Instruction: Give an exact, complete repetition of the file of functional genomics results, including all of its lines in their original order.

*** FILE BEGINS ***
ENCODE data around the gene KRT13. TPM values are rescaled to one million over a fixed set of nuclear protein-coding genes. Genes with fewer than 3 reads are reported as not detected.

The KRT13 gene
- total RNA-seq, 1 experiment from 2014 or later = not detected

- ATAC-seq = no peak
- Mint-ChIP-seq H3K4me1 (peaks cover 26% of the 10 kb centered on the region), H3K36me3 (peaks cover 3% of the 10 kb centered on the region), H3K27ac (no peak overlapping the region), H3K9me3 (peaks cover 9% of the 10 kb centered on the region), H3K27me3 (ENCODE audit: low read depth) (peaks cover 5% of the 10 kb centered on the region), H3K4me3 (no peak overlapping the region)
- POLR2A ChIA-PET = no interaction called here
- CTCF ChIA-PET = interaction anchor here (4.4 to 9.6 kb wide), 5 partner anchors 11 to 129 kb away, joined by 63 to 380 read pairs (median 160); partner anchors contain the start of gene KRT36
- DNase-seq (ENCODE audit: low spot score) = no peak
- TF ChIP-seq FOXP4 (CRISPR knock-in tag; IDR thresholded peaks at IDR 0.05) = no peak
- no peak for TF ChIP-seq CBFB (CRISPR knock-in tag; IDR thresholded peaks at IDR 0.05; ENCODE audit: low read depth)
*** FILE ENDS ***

ENCODE data around the gene KRT13. TPM values are rescaled to one million over a fixed set of nuclear protein-coding genes. Genes with fewer than 3 reads are reported as not detected.

The KRT13 gene
- total RNA-seq, 1 experiment from 2014 or later = not detected

- ATAC-seq = no peak
- Mint-ChIP-seq H3K4me1 (peaks cover 26% of the 10 kb centered on the region), H3K36me3 (peaks cover 3% of the 10 kb centered on the region), H3K27ac (no peak overlapping the region), H3K9me3 (peaks cover 9% of the 10 kb centered on the region), H3K27me3 (ENCODE audit: low read depth) (peaks cover 5% of the 10 kb centered on the region), H3K4me3 (no peak overlapping the region)
- POLR2A ChIA-PET = no interaction called here
- CTCF ChIA-PET = interaction anchor here (4.4 to 9.6 kb wide), 5 partner anchors 11 to 129 kb away, joined by 63 to 380 read pairs (median 160); partner anchors contain the start of gene KRT36
- DNase-seq (ENCODE audit: low spot score) = no peak
- TF ChIP-seq FOXP4 (CRISPR knock-in tag; IDR thresholded peaks at IDR 0.05) = no peak
- no peak for TF ChIP-seq CBFB (CRISPR knock-in tag; IDR thresholded peaks at IDR 0.05; ENCODE audit: low read depth)